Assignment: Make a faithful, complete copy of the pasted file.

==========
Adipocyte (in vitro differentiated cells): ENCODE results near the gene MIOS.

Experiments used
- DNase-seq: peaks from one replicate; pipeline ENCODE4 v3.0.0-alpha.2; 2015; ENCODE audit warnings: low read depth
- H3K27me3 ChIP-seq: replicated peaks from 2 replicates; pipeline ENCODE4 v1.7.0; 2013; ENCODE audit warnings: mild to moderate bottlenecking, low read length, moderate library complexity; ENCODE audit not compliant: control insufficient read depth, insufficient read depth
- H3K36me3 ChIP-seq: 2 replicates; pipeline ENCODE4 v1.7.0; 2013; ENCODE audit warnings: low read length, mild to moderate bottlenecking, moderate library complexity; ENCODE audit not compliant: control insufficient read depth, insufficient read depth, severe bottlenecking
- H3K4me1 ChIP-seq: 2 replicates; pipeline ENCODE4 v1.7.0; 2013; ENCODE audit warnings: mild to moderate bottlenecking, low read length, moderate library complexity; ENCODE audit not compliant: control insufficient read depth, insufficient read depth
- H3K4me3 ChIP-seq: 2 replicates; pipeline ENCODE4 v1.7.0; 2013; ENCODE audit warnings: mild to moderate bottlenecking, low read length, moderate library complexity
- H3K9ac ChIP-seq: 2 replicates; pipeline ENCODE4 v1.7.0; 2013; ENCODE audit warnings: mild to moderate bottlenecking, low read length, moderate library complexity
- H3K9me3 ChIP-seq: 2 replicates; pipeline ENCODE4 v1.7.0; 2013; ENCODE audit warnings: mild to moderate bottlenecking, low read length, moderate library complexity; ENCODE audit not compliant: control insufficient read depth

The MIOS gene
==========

Adipocyte (in vitro differentiated cells): ENCODE results near the gene MIOS.

Experiments used
- DNase-seq: peaks from one replicate; pipeline ENCODE4 v3.0.0-alpha.2; 2015; ENCODE audit warnings: low read depth
- H3K27me3 ChIP-seq: replicated peaks from 2 replicates; pipeline ENCODE4 v1.7.0; 2013; ENCODE audit warnings: mild to moderate bottlenecking, low read length, moderate library complexity; ENCODE audit not compliant: control insufficient read depth, insufficient read depth
- H3K36me3 ChIP-seq: 2 replicates; pipeline ENCODE4 v1.7.0; 2013; ENCODE audit warnings: low read length, mild to moderate bottlenecking, moderate library complexity; ENCODE audit not compliant: control insufficient read depth, insufficient read depth, severe bottlenecking
- H3K4me1 ChIP-seq: 2 replicates; pipeline ENCODE4 v1.7.0; 2013; ENCODE audit warnings: mild to moderate bottlenecking, low read length, moderate library complexity; ENCODE audit not compliant: control insufficient read depth, insufficient read depth
- H3K4me3 ChIP-seq: 2 replicates; pipeline ENCODE4 v1.7.0; 2013; ENCODE audit warnings: mild to moderate bottlenecking, low read length, moderate library complexity
- H3K9ac ChIP-seq: 2 replicates; pipeline ENCODE4 v1.7.0; 2013; ENCODE audit warnings: mild to moderate bottlenecking, low read length, moderate library complexity
- H3K9me3 ChIP-seq: 2 replicates; pipeline ENCODE4 v1.7.0; 2013; ENCODE audit warnings: mild to moderate bottlenecking, low read length, moderate library complexity; ENCODE audit not compliant: control insufficient read depth

The MIOS gene